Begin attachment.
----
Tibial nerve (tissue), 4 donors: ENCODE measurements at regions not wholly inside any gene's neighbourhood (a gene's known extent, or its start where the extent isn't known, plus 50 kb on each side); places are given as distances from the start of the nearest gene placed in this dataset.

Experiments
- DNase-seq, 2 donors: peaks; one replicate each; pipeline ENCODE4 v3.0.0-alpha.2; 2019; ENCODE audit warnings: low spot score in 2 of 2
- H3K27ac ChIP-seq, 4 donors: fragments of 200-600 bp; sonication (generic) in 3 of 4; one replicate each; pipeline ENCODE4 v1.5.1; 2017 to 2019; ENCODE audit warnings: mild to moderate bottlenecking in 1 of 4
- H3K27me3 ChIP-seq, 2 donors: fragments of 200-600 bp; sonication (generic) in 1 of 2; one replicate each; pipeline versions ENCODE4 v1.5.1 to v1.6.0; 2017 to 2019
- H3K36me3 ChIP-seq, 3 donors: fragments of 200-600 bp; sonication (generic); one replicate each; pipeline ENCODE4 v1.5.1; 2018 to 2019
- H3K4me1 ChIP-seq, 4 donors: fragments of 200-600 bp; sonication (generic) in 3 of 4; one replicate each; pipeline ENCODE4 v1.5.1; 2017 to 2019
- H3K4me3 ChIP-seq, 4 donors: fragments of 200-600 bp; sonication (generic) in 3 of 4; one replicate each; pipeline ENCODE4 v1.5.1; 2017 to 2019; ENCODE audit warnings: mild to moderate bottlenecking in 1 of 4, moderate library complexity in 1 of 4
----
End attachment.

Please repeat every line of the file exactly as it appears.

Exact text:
Tibial nerve (tissue), 4 donors: ENCODE measurements at regions not wholly inside any gene's neighbourhood (a gene's known extent, or its start where the extent isn't known, plus 50 kb on each side); places are given as distances from the start of the nearest gene placed in this dataset.

Experiments
- DNase-seq, 2 donors: peaks; one replicate each; pipeline ENCODE4 v3.0.0-alpha.2; 2019; ENCODE audit warnings: low spot score in 2 of 2
- H3K27ac ChIP-seq, 4 donors: fragments of 200-600 bp; sonication (generic) in 3 of 4; one replicate each; pipeline ENCODE4 v1.5.1; 2017 to 2019; ENCODE audit warnings: mild to moderate bottlenecking in 1 of 4
- H3K27me3 ChIP-seq, 2 donors: fragments of 200-600 bp; sonication (generic) in 1 of 2; one replicate each; pipeline versions ENCODE4 v1.5.1 to v1.6.0; 2017 to 2019
- H3K36me3 ChIP-seq, 3 donors: fragments of 200-600 bp; sonication (generic); one replicate each; pipeline ENCODE4 v1.5.1; 2018 to 2019
- H3K4me1 ChIP-seq, 4 donors: fragments of 200-600 bp; sonication (generic) in 3 of 4; one replicate each; pipeline ENCODE4 v1.5.1; 2017 to 2019
- H3K4me3 ChIP-seq, 4 donors: fragments of 200-600 bp; sonication (generic) in 3 of 4; one replicate each; pipeline ENCODE4 v1.5.1; 2017 to 2019; ENCODE audit warnings: mild to moderate bottlenecking in 1 of 4, moderate library complexity in 1 of 4